I’ve recently become a little anxious about theme.
First there was this thread on a writer’s forum I belong to in which people were discussing where in a novel you’re supposed to introduce the theme. I sort of skimmed through the posts and then slunk away without participating, because, to be honest, it wasn’t something I had really thought about before.
In fact, I wasn’t even completely sure I understood what a theme was. Luckily, there’s a Mary Kole post for that! Simply defined, a theme is a Big Idea or Big Question that your book strives to explore…and according to Mary, every book should have one.
So all of that was kind of gnawing at my brain already…and then this week my friend Lisa wrote a terrific post on her blog called “Personal Mission Statements in Life and Writing,” which got me thinking about the whole issue even more. And, frankly, feeling a little concerned. I certainly hadn’t tried to insert a theme into Gladys Gatsby; did that mean that the book didn’t have one? And could my struggles with certain elements of my new WIP have to do with the fact that I didn’t have a theme for it, either?
Thankfully, my writers’ group had a meeting scheduled this week, so I asked my two critique partners for their wisdom on theme. Did they have a Big Idea to explore in mind from page 1 of the first draft, or was it something that emerged on its own later, as the story got underway? Perhaps not surprisingly, I got two totally different answers: one of my CPs feels that she needs to know her theme to get her excited about writing a book in the first place, while for the other, the theme just emerges naturally as she drafts her stories.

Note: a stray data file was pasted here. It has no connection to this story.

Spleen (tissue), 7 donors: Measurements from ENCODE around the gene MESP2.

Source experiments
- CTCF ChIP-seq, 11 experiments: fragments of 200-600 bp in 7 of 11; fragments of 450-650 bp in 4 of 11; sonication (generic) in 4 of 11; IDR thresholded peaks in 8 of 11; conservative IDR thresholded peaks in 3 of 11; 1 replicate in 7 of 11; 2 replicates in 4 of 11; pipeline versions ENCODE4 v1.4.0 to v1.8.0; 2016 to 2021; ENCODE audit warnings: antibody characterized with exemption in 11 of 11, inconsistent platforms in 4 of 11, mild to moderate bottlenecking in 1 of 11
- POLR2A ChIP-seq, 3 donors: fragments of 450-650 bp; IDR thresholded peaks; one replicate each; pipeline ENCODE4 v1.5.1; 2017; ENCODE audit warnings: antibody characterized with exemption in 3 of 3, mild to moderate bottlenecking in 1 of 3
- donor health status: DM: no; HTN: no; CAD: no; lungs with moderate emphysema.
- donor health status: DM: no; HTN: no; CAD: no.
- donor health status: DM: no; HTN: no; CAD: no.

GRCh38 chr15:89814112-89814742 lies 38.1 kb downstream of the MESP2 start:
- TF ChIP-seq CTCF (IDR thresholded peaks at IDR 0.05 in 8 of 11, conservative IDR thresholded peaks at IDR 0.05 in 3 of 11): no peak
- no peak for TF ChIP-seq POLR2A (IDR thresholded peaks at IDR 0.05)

But then, that CP told us about an exercise she had heard about once at a conference: If you’re not sure what the theme is in your own writing, take a look at your favorite movies. What do they have in common? What kinds of stories do they tell? Chances are, they share a theme that’s important to you, and that’s probably showing up in your own work.
So that night, I examined my DVD shelf…and what do you know, I started to see a pattern! School of Rock. Catch Me if You Can. Almost Famous. All stories of characters who take on a huge, seemingly unachievable goal—one that the powers-that-be in their worlds would surely put the kibosh on if only they knew about the protagonist’s secret plans—and, against all odds, manage to achieve it. (With plenty of funny hijinks ensuing along the way, of course.)
Shabam. That’s pretty much EXACTLY how things go down for Gladys. Standing up against the naysaying powers that be to take a shot at greatness…turns out my book does have a theme after all!
That’s definitely NOT the theme of my current project, though. But I have a whole other set of favorite movies—that tend to have international settings and usually some sort of forbidden love element, like The English Patient and The Sound of Music—that may shed some light on what theme I’m exploring in my WIP. I’m not quite sure what that is yet, but I think that it has something to do with loyalty, national identity, and self-sacrifice? Maybe by the time I finish a first draft, it’ll be clearer to me. 😀
So my question to you, fellow writers: Do you think consciously about theme from the first moments of brainstorming a new story, or is it something that reveals itself to you much later on in the process? Also, if you decide to try the “Favorite Film Analysis for Theme Identification” (um, FFATI?) method, feel free to share what you discover in the comments section!